Love porgs? Meet their real-life puffin cousins at the Georgia Aquarium

Four types of Alaskan sea bird join the aquarium’s Cold Water Quest area, including two species of puffin
Puffins Georgia Aquarium
Horned puffins

Photograph courtesy of Georgia Aquarium

If you saw Star Wars: The Last Jedi, you probably remember the little bug-eyed, brown and orange sea birds that inhabit the island where Luke Skywalker went into hiding. Called porgs, these creatures owe their existence to the real-life puffins that inhabit the Irish island of Skellig Michael, where the movie was filmed. There were too many birds flying around to digitally remove them all from the final film, so creature concept designer Jake Lunt Davies wrote them into the film as porgs, “influenced by a seal and a pug dog and the puffin,” he told StarWars.com.

Like ewoks before them, porgs are polarizing—some fans love their cuddly appearance; others wish Chewbacca had eaten them all. But if you’ve found yourself enamored, the Georgia Aquarium has a new exhibit that might pique your interest. The puffin exhibit, which opened January 19, features eight horned puffins, five tufted puffins, six common murres, and four pigeon guillemots. The exhibit is a partnership with the Alaskan SeaLife Center, with 21 of the sea birds coming from their Seward facility and two others arriving from the Aquarium of the Pacific in Long Beach, California.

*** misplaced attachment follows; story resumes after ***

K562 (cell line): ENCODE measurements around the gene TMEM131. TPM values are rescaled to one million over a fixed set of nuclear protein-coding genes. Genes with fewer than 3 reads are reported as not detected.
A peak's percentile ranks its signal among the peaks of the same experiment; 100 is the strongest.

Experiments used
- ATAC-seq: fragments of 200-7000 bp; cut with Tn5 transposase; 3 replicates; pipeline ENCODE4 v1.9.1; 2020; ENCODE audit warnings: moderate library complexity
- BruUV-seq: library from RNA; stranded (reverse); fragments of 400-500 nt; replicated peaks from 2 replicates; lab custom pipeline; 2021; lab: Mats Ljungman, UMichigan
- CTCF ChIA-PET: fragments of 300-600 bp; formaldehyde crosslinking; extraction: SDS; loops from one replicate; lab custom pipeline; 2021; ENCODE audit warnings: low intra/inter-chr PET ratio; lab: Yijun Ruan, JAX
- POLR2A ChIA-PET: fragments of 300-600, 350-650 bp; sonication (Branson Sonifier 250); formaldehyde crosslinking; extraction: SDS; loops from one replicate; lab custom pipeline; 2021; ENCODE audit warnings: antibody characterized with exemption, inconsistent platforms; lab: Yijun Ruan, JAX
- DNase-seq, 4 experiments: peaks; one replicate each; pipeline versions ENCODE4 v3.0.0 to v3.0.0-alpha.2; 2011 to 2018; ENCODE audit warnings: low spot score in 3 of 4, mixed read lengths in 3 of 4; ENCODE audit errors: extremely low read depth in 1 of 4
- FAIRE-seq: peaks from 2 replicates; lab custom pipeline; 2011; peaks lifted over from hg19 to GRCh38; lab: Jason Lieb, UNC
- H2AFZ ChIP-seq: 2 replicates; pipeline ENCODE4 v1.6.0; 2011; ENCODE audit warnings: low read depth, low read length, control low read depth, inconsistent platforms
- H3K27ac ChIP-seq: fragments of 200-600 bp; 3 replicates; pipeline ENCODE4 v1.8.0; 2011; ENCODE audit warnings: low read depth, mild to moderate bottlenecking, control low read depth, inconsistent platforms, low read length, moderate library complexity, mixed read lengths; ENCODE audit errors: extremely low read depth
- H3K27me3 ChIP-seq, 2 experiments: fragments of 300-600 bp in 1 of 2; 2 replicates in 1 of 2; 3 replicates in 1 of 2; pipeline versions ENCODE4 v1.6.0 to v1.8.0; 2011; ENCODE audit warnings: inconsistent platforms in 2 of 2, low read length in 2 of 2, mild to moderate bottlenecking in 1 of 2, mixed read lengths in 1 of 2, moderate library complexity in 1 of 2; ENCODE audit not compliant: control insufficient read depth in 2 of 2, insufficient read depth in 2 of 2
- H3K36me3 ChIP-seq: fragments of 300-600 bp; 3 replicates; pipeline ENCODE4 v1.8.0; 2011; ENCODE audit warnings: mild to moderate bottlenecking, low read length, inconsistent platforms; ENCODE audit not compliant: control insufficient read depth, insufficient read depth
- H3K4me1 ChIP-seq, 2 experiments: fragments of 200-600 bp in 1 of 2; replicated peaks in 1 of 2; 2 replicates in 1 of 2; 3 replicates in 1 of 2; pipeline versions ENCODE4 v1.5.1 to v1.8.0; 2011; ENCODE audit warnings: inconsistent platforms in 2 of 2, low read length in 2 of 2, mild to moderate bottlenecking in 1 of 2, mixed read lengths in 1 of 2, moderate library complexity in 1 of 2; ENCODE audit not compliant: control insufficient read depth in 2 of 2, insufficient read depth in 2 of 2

Puffins Georgia Aquarium
Horned puffin

Photograph courtesy of Georgia Aquarium

Tufted puffin

Photograph courtesy of Georgia Aquarium

The horned puffins look the most like the Atlantic puffins that inspired the porgs (and also likely what you imagine when you think of the word “puffin”). Tufted puffins are similar, but have all-black bodies and blonde “tufts” on their heads. The common murres appear more similar to penguins or ducks, and a pigeon guillemot looks a bit like a swimming pigeon. All four are actually members of the alcid family, which means, essentially, that they live in the Northern Hemisphere and can fly, but their short wings make it a tedious task. None of the birds are endangered but they do face threats from oil spills, fishing nets, and both global warming and toxins (mercury, cadmium) affecting their food sources, according to the aquarium.

Pigeon guillemot

Photograph courtesy of Georgia Aquarium

Common murre

Photograph courtesy of Georgia Aquarium

The new exhibit, which is situated across from the equally adorable sea otters in the Cold Water Quest area, features an 11,000-gallon tank and rockwork designed to look like mountainous cliffsides. Entrance is included with normal aquarium admission, so use this as a perfect opportunity to teach your Star Wars-obsessed youngster about the real-life porg.

By the way, this is a puffling, or a baby puffin. It’s too cute for words.

Photograph courtesy of Georgia Aquarium

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